The Fed continues to fail to meet it’s target. They just need a little more time… 😉
And coincidentally this is inline with the credit deceleration as previously discussed:
In what is one of the very weakest 4-month stretch in 60 years of records, core consumer prices could manage only a 0.1 percent increase in June. This is the third straight 0.1 percent showing for the core (ex food & energy) that was preceded by the very rare 0.1 percent decline in March. Total prices were unchanged in the month with food neutral and energy down 1.6 percent.
Housing, which is a central category, continues to moderate, also coming in at 0.1 percent following a 0.2 percent gain in May. Apparel is down for a fourth month in a row with transportation, reflecting falling vehicle prices, down for a second month. Medical care, which had been moderating, picked up with a 0.4 percent gain while prescription drugs which Janet Yellen has been citing for special weakness, bounced back with a 1.0 percent gain. However wireless telephone services, another area cited by Yellen for weakness, posted another sizable decline, down 0.8 percent in June.
Year-on-year, the core is steady at 1.7 percent with total prices, which fluctuate much more than the core, down 3 tenths to 1.6 percent. The Fed may be blaming this stretch of weakness on special factors, but that argument is losing force.
Also decelerating in line with decelerating credit aggregates:
Consumer spending in second-quarter GDP will not be getting a lift from the retail component as retail sales fell an unexpected 0.2 percent in June. This follows a revised 0.1 percent decline in May and a revised 0.3 percent gain for April which proved to be the quarter’s only respectable showing.
Readings show wide weakness with vehicle sales coming in with a marginal 0.1 percent increase, the same for furniture and also electronics & appliances. Declines include food & beverage stores, down a sharp 0.4 percent, and department stores down 0.7 percent following the prior month’s 0.8 percent plunge. Restaurants are also weak, down 0.6 percent for the third decline in four months. Gasoline sales fell 1.3 percent reflecting price weakness. Nonstore retailers, which include e-commerce, are a positive in the report with a 0.4 percent gain as are building materials rising 0.5 percent gain.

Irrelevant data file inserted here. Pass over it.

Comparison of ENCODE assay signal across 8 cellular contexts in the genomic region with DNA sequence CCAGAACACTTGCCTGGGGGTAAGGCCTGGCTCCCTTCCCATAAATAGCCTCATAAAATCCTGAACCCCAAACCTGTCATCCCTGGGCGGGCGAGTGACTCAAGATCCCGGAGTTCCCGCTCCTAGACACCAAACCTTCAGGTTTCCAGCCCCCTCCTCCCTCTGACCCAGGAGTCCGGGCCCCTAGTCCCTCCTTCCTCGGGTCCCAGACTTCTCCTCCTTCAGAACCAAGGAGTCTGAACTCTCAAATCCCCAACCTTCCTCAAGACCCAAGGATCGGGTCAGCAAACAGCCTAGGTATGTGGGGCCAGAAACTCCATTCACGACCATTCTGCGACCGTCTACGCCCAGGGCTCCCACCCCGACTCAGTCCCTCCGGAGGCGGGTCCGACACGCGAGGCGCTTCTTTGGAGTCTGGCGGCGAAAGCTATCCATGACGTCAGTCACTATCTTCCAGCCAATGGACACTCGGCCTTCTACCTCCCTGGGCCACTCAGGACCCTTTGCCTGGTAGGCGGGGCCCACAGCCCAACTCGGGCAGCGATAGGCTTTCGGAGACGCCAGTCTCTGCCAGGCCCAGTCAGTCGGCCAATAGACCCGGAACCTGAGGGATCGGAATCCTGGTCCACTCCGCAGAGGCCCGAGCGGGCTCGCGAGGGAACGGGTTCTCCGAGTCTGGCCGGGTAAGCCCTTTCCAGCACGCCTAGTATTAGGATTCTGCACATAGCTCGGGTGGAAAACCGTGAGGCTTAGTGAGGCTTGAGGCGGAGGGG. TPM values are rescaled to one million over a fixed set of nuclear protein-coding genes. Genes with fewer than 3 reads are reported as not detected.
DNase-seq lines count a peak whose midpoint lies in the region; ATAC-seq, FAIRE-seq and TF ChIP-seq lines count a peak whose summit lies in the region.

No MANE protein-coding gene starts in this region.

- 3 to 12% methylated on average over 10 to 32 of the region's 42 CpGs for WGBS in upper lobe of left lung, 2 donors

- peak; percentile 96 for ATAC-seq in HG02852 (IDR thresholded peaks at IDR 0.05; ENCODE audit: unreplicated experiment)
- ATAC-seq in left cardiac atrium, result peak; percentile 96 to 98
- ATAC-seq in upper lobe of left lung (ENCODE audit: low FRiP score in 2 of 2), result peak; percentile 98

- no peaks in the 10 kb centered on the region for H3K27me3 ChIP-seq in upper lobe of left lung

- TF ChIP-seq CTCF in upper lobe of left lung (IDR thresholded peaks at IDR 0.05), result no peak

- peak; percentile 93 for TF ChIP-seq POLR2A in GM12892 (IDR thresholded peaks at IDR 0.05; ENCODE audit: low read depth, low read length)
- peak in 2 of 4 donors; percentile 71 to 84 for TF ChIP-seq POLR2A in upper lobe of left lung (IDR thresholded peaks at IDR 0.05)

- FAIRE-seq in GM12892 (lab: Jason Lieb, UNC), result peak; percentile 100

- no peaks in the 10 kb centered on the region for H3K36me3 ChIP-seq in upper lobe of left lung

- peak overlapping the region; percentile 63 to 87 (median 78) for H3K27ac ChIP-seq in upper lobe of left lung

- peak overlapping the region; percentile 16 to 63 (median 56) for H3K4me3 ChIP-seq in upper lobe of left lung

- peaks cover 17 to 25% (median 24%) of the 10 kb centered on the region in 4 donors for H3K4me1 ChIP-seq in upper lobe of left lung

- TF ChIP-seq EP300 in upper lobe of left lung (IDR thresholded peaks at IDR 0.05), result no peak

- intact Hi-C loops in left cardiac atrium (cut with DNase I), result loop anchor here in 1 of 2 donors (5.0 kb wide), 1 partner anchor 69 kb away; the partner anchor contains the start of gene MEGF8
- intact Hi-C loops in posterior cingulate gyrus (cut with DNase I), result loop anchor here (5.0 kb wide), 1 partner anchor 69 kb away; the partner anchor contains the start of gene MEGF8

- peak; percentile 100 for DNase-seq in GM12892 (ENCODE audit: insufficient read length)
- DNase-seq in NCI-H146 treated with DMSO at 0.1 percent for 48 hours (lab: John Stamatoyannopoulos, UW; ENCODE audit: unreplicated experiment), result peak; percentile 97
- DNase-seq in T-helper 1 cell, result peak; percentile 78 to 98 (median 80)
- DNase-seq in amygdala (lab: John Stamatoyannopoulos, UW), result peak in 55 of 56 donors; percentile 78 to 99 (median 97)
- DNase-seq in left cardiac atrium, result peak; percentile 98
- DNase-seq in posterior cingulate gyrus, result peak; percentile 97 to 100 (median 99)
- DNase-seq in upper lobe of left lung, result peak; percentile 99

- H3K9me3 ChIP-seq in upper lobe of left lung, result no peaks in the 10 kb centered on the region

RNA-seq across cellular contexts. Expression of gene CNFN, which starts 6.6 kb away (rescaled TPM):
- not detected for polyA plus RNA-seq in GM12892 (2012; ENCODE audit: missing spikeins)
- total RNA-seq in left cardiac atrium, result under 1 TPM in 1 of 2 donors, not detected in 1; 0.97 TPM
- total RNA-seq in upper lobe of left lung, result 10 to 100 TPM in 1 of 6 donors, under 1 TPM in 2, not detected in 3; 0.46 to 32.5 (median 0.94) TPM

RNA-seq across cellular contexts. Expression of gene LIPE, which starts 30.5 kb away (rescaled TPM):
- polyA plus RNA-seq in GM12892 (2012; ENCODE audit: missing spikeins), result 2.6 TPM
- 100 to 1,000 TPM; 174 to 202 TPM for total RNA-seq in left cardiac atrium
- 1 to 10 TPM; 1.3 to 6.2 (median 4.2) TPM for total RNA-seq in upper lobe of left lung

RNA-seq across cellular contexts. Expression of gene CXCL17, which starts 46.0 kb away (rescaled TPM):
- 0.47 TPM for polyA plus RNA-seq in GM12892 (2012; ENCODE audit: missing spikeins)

But there really aren’t very many positives in today’s report, one that points to a surprising lack of consumer spirit and one that will not be raising estimates for second-quarter GDP.
Annual growth chugging along at a modest 2%, leveling off after the setback from the oil capex collapse, as per the chart:
Mining is once again the highlight of an otherwise soft industrial production report. Gaining 1.6 percent for a third straight sharp increase, mining pulled industrial production up 0.4 percent in June as utilities posted no change and manufacturing managed an as-expected 0.2 percent gain.
Manufacturing makes up the vast bulk of the industrial sector and a breakdown does show strength with vehicles up 0.7 percent and selected hi-tech up 0.8 percent. But both consumer goods and business equipment came in flat with construction supplies down slightly.
The gain for manufacturing follows May’s 0.4 percent decline with a 1.0 percent surge in April nearly offset by March’s 0.8 percent plunge. The factory sector is moving forward, just not very fast. Today’s report is the first definitive factory data for June; watch next week for the first tentative data on May with Empire State on Monday and Philly Fed on Thursday. Note that traditional non-NAICS numbers for industrial production may differ marginally from NAICS basis figures.